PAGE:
If the situation turned out to be serious enough to warrant a trip to the hospital, Mr Thomas said the specialist paramedics could always call for an emergency ambulance.

“It’s not replacing anyone - it’s filling in the gaps and providing extra clinical pathways for patients in country areas,” he said.

The pilot program will be tested in the Limestone Coast over 18 months, starting from the end of the year,

and will be regularly reviewed.

The initiative was made possible by the region’s successful funding application to Health Workforce Australia, which resulted in a previously reported $630,000 federal grant to extend the scope of its workforce.

Experienced intensive care paramedic David Dewar is one of the three South East men training to become an ECP.


He said he was excited by the program because it could give people with non-emergency conditions an option other than an ambulance or the hospital’s accident and emergency service.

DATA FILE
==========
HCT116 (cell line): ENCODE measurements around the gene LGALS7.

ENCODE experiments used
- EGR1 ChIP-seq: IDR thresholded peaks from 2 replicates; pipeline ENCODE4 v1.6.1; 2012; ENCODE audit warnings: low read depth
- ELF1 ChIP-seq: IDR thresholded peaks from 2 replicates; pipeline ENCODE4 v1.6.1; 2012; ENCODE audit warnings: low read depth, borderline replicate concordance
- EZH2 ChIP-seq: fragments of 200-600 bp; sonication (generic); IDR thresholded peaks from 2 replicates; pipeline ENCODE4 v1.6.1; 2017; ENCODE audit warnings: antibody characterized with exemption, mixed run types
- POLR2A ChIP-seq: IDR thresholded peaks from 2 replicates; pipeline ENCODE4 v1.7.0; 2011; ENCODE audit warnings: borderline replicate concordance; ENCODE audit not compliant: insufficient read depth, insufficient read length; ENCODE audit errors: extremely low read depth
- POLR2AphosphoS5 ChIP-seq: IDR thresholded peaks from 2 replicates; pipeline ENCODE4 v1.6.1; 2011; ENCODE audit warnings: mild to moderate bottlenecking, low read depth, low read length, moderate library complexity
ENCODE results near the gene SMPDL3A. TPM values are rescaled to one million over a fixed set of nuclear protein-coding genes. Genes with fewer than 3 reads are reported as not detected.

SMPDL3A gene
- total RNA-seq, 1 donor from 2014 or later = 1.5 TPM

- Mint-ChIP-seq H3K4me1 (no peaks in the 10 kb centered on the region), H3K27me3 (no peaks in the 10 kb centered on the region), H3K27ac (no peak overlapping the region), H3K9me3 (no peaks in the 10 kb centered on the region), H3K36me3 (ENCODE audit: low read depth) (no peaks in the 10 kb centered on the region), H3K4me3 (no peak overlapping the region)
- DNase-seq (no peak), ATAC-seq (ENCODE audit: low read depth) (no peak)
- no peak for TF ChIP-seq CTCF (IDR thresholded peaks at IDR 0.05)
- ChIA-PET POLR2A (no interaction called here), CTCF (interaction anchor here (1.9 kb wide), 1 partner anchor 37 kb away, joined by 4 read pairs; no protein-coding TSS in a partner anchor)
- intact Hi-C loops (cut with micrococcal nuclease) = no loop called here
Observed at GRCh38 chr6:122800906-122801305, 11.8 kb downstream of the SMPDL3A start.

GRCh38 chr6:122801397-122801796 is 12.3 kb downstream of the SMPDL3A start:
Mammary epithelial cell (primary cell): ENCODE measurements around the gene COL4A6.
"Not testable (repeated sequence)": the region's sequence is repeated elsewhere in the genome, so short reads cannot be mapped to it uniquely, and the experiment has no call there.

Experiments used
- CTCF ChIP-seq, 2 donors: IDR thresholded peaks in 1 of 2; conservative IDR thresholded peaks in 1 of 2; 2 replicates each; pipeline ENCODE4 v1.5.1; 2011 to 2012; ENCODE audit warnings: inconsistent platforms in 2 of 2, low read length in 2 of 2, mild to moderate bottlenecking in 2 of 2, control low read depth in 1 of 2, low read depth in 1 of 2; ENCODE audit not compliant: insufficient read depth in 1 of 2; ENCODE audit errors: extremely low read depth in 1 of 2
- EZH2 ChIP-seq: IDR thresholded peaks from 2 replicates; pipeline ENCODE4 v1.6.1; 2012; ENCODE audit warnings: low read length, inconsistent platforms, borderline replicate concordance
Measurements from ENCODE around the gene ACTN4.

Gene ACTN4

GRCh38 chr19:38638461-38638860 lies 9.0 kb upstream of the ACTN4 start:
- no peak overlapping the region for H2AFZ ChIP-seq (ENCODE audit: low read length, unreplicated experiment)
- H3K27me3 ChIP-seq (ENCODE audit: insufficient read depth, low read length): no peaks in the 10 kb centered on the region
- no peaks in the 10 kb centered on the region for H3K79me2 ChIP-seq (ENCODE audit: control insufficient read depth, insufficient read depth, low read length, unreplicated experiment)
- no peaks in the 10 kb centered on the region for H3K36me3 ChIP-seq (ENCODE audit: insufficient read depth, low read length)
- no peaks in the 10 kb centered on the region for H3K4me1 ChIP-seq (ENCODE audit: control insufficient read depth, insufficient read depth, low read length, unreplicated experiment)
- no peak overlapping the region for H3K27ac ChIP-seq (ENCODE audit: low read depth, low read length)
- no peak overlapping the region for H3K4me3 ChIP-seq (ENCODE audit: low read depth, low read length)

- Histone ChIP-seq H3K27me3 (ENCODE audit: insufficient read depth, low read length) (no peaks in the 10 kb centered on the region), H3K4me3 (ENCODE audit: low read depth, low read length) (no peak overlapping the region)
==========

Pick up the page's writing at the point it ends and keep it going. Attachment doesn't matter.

“We might be able to avoid unnecessary long-distance transfers to the hospital, free-up emergency ambulance services and reduce the impact on our South East ambulance volunteers,” Mr Dewar said.

“It could also take the pressure off the emergency department at the hospital because we can divert patients away from there.”

Offline kellyp

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Re: ECP Model to be rolled out on Limestone Coast
« Reply #1 on: November 06, 2012, 10:28:14 AM »

Hello Everyone,

Just a bit of news re Limestone Coast.

A patient transport company (no names)was instumental in sending letters, and copies of rates to all Limestone Regions health services and hospitals offering patient transport services at a creditable discount to SAAS. (About 1/3rd the price I believe). Apparently not one reply from any health service or hospital. The information was sent to DON's and CEO's.

Gives some credibitily to the reason why the government is pulling ambulances the Limestone Region (see story below).